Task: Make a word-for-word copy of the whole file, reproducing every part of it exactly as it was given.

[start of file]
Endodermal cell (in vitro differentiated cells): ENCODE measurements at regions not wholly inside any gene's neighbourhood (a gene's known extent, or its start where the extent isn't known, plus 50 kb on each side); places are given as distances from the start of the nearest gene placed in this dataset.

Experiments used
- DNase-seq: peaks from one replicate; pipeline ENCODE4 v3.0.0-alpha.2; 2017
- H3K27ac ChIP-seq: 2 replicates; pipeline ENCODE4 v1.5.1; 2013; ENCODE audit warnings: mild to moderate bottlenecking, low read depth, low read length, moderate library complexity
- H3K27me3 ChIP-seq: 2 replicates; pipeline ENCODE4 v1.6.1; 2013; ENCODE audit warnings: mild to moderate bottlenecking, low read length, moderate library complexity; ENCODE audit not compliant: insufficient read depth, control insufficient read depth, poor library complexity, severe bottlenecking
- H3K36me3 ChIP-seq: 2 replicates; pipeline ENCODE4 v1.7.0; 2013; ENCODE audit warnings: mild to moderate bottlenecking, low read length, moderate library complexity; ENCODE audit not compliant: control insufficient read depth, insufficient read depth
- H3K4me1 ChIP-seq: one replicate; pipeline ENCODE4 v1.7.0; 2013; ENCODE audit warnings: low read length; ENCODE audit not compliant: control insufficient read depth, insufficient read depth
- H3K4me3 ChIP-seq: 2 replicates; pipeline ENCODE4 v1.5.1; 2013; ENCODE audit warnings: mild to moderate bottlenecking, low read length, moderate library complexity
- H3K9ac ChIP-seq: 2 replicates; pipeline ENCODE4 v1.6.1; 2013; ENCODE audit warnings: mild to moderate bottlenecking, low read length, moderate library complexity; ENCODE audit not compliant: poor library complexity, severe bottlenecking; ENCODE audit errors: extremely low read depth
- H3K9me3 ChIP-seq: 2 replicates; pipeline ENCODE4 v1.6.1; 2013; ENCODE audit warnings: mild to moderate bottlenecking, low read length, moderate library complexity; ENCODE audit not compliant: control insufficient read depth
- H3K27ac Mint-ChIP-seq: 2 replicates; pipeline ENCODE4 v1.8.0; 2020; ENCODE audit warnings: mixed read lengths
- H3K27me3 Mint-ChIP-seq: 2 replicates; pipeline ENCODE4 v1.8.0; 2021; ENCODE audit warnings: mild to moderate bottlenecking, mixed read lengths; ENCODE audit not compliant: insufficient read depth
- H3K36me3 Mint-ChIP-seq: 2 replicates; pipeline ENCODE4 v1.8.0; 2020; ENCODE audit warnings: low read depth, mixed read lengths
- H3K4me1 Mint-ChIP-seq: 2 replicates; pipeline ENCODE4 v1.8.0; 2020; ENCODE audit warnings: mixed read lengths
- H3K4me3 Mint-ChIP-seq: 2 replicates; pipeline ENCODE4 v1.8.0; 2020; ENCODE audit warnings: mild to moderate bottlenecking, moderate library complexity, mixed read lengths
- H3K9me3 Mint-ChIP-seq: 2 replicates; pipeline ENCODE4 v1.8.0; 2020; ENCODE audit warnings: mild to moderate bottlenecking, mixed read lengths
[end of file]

Endodermal cell (in vitro differentiated cells): ENCODE measurements at regions not wholly inside any gene's neighbourhood (a gene's known extent, or its start where the extent isn't known, plus 50 kb on each side); places are given as distances from the start of the nearest gene placed in this dataset.

Experiments used
- DNase-seq: peaks from one replicate; pipeline ENCODE4 v3.0.0-alpha.2; 2017
- H3K27ac ChIP-seq: 2 replicates; pipeline ENCODE4 v1.5.1; 2013; ENCODE audit warnings: mild to moderate bottlenecking, low read depth, low read length, moderate library complexity
- H3K27me3 ChIP-seq: 2 replicates; pipeline ENCODE4 v1.6.1; 2013; ENCODE audit warnings: mild to moderate bottlenecking, low read length, moderate library complexity; ENCODE audit not compliant: insufficient read depth, control insufficient read depth, poor library complexity, severe bottlenecking
- H3K36me3 ChIP-seq: 2 replicates; pipeline ENCODE4 v1.7.0; 2013; ENCODE audit warnings: mild to moderate bottlenecking, low read length, moderate library complexity; ENCODE audit not compliant: control insufficient read depth, insufficient read depth
- H3K4me1 ChIP-seq: one replicate; pipeline ENCODE4 v1.7.0; 2013; ENCODE audit warnings: low read length; ENCODE audit not compliant: control insufficient read depth, insufficient read depth
- H3K4me3 ChIP-seq: 2 replicates; pipeline ENCODE4 v1.5.1; 2013; ENCODE audit warnings: mild to moderate bottlenecking, low read length, moderate library complexity
- H3K9ac ChIP-seq: 2 replicates; pipeline ENCODE4 v1.6.1; 2013; ENCODE audit warnings: mild to moderate bottlenecking, low read length, moderate library complexity; ENCODE audit not compliant: poor library complexity, severe bottlenecking; ENCODE audit errors: extremely low read depth
- H3K9me3 ChIP-seq: 2 replicates; pipeline ENCODE4 v1.6.1; 2013; ENCODE audit warnings: mild to moderate bottlenecking, low read length, moderate library complexity; ENCODE audit not compliant: control insufficient read depth
- H3K27ac Mint-ChIP-seq: 2 replicates; pipeline ENCODE4 v1.8.0; 2020; ENCODE audit warnings: mixed read lengths
- H3K27me3 Mint-ChIP-seq: 2 replicates; pipeline ENCODE4 v1.8.0; 2021; ENCODE audit warnings: mild to moderate bottlenecking, mixed read lengths; ENCODE audit not compliant: insufficient read depth
- H3K36me3 Mint-ChIP-seq: 2 replicates; pipeline ENCODE4 v1.8.0; 2020; ENCODE audit warnings: low read depth, mixed read lengths
- H3K4me1 Mint-ChIP-seq: 2 replicates; pipeline ENCODE4 v1.8.0; 2020; ENCODE audit warnings: mixed read lengths
- H3K4me3 Mint-ChIP-seq: 2 replicates; pipeline ENCODE4 v1.8.0; 2020; ENCODE audit warnings: mild to moderate bottlenecking, moderate library complexity, mixed read lengths
- H3K9me3 Mint-ChIP-seq: 2 replicates; pipeline ENCODE4 v1.8.0; 2020; ENCODE audit warnings: mild to moderate bottlenecking, mixed read lengths